This study was funded by the U.S. Department of Agriculture, ES/WIC Initiative Competitive Grants Program, Washington, D.C.
Volunteer Peer Counselors Increase Breastfeeding Duration Among Rural Low-Income Women
Article first published online: 4 JAN 2002
Blackwell Science Ltd
Volume 25, Issue 2, pages 101–106, June 1998
How to Cite
Schafer, E., Vogel, M. K., Viegas, S. and Hausafus, C. (1998), Volunteer Peer Counselors Increase Breastfeeding Duration Among Rural Low-Income Women. Birth, 25: 101–106. doi: 10.1046/j.1523-536x.1998.00101.x
- Issue published online: 4 JAN 2002
- Article first published online: 4 JAN 2002
The purpose of this demonstration project was to test the effectiveness of a volunteer peer counseling program for promoting breastfeeding in a community.
The two-year project was conducted in Iowa from September 1994 to September 1996. Both intervention and control groups were rural low-income pregnant and postpartum women who qualified for the Women, Infants and Children's (WIC) nutritional program. The intervention was initiated in two counties with 143 clients, of whom 72 completed the project. The control group was drawn from six counties that had received no significant breastfeeding promotion programs during the previous three years. The intervention was the assignment of trained volunteers with previous successful personal experience with breastfeeding as peer counselors to low-income pregnant women. Both before and after the baby was born, the volunteers taught a series of in-home, one-to-one lessons about healthy diet and breastfeeding, and maintained informal contact to answer questions or help with concerns.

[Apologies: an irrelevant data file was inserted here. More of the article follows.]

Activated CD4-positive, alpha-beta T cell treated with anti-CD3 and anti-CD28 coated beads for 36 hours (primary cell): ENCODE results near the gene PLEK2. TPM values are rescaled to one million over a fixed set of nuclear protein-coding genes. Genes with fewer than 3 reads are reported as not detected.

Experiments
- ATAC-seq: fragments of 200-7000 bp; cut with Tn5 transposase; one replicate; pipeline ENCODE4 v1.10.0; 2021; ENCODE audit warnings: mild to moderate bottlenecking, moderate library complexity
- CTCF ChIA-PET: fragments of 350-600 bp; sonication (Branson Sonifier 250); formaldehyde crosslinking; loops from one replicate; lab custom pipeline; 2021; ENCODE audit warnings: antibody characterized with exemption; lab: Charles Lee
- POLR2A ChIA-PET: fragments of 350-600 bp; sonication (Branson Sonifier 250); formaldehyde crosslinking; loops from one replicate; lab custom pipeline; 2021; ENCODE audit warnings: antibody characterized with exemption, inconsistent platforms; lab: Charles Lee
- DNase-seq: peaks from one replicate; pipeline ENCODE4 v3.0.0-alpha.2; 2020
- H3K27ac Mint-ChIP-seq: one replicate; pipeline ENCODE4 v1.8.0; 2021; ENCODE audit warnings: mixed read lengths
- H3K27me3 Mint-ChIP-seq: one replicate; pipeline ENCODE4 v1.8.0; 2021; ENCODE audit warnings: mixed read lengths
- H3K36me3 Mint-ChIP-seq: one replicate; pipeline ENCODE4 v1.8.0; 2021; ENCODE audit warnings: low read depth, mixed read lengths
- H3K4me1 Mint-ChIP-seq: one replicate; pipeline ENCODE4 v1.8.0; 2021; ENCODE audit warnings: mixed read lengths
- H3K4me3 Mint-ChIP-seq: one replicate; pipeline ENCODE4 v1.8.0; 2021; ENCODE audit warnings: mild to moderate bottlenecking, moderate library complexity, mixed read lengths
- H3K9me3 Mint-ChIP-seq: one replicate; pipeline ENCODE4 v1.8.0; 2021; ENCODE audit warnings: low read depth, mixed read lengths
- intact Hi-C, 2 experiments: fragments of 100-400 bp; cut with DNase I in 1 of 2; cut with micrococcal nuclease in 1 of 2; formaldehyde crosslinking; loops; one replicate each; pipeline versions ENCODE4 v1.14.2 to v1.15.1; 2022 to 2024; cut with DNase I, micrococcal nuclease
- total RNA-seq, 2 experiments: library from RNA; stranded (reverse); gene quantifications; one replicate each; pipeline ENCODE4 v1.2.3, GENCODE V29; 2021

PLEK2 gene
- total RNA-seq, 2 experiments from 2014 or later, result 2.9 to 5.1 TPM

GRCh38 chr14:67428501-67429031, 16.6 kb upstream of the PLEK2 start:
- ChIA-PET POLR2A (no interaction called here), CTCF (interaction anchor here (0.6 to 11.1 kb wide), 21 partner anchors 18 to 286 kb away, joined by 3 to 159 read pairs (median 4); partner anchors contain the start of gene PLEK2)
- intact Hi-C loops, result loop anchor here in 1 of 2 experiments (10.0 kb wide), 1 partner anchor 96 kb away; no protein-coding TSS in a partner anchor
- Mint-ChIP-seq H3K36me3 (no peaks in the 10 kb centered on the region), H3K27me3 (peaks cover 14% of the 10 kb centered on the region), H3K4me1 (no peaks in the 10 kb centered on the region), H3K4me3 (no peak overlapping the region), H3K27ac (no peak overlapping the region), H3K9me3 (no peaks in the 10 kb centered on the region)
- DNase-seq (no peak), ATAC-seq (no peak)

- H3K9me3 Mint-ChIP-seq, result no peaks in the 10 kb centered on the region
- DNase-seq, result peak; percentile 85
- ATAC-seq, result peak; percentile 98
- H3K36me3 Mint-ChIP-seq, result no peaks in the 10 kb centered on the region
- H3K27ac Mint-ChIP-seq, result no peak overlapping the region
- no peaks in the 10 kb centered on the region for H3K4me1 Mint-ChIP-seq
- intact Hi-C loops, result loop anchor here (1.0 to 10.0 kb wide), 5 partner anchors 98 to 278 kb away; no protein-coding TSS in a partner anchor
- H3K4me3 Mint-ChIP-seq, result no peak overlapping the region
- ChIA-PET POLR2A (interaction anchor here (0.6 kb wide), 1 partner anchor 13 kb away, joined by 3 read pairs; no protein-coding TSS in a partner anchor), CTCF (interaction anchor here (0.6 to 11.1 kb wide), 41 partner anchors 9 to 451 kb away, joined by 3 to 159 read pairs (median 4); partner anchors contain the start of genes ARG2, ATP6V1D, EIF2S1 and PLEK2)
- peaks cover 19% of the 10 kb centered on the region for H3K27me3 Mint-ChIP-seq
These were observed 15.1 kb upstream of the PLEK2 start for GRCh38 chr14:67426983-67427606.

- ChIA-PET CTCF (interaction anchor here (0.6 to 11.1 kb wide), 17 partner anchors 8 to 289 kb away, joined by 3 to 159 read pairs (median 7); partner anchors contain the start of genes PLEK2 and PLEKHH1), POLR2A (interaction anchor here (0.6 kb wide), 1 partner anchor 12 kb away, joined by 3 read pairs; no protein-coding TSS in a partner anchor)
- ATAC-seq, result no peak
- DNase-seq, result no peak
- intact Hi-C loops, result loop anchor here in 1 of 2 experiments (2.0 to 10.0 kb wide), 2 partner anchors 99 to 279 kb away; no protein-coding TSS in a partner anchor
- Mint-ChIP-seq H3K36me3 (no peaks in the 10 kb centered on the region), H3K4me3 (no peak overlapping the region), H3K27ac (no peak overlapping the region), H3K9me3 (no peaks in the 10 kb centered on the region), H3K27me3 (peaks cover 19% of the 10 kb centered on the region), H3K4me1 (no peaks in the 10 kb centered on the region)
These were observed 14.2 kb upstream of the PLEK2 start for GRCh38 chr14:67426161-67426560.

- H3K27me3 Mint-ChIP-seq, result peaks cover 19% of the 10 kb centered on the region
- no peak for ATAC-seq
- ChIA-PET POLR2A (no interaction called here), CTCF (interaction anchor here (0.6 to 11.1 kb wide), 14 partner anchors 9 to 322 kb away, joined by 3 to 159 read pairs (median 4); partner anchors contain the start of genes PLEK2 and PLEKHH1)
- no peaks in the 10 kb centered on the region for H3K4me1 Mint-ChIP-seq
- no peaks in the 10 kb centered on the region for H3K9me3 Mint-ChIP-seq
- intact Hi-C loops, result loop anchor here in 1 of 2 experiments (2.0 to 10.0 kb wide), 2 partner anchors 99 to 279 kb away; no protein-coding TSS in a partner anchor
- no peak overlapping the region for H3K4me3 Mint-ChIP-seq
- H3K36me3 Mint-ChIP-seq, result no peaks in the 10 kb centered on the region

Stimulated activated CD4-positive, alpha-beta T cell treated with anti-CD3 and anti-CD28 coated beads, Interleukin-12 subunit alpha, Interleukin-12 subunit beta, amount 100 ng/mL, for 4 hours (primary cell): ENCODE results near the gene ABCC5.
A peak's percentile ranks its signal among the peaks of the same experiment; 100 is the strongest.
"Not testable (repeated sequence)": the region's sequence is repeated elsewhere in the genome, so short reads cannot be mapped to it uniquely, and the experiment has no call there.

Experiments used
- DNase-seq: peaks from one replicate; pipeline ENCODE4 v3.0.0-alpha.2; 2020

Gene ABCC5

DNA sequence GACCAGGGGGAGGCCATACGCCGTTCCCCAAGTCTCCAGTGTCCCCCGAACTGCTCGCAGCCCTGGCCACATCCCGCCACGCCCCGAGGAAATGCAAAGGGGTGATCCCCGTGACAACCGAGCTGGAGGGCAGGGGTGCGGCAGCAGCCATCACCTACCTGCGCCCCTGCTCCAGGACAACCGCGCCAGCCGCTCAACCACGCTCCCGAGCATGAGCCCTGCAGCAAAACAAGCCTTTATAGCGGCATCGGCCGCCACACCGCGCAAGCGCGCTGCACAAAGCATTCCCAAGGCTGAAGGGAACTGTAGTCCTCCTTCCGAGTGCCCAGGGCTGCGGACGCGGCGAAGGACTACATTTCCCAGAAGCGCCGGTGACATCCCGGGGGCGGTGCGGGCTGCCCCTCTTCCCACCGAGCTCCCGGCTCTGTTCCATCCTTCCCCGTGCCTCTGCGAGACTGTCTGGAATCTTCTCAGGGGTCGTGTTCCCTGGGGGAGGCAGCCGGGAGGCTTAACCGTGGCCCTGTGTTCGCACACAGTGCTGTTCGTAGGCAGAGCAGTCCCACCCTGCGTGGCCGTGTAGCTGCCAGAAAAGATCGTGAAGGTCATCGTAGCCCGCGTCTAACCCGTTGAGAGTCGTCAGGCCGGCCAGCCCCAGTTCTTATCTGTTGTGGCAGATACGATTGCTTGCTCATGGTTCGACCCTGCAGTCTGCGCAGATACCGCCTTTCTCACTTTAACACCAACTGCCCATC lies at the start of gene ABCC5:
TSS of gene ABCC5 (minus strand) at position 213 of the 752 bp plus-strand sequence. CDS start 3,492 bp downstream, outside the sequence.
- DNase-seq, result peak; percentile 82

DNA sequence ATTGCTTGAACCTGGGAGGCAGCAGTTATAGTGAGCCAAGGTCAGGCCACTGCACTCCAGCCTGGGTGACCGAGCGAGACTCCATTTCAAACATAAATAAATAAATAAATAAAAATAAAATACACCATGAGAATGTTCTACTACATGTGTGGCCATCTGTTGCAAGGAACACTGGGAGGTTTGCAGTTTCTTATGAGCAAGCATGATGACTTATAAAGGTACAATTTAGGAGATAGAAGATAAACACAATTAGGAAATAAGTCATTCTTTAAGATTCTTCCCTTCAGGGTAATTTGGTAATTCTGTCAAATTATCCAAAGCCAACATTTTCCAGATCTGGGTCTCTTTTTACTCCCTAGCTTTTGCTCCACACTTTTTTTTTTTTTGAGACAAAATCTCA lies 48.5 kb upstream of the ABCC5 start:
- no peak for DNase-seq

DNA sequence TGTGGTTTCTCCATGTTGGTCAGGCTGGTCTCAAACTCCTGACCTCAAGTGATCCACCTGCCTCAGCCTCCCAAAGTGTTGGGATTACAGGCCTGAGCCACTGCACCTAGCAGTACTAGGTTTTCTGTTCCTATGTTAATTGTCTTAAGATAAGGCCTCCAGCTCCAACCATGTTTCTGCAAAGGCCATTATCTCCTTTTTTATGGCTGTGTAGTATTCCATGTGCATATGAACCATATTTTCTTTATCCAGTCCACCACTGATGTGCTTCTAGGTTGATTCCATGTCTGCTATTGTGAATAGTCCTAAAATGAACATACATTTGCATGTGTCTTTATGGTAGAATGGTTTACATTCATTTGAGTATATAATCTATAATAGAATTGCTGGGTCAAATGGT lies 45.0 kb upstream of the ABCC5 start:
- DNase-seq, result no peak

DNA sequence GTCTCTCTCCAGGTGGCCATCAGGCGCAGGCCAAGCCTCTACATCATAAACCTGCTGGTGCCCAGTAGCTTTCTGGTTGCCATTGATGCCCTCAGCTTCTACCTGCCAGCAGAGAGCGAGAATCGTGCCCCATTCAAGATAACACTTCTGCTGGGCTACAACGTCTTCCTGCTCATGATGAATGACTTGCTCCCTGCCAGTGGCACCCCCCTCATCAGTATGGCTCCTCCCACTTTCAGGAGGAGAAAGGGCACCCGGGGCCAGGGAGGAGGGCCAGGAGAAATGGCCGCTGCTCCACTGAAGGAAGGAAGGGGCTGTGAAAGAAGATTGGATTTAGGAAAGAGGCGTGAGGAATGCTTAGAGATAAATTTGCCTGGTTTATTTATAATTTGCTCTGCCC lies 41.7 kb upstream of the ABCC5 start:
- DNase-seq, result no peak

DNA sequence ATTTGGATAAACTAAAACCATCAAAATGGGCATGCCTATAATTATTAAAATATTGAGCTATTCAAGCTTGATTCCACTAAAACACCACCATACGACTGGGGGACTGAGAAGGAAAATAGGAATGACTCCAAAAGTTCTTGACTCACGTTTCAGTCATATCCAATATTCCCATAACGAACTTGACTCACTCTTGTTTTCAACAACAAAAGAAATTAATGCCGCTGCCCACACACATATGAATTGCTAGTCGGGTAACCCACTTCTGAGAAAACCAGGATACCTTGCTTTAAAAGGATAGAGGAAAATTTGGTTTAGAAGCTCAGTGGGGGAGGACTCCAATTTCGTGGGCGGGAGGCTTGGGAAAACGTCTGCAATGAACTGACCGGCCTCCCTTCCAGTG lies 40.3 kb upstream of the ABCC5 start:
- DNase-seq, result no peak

Women in the intervention group improved dietary intake when compared with the control group. Knowledge of breastfeeding and good nutrition improved slightly. Eighty-two percent of intervention compared with 31 percent of control group women initiated breastfeeding. Mean duration of breastfeeding for intervention and control group women was 5.7 and 2.5 weeks, respectively. At 4 weeks, 56 percent of intervention and 10 percent of control group women were still breastfeeding.
A volunteer peer counseling program that provides low-income women with role models, accurate information, support, and encouragement can increase the duration of breastfeeding, and thus contribute to healthier infants. (BIRTH 25:2 June 1998)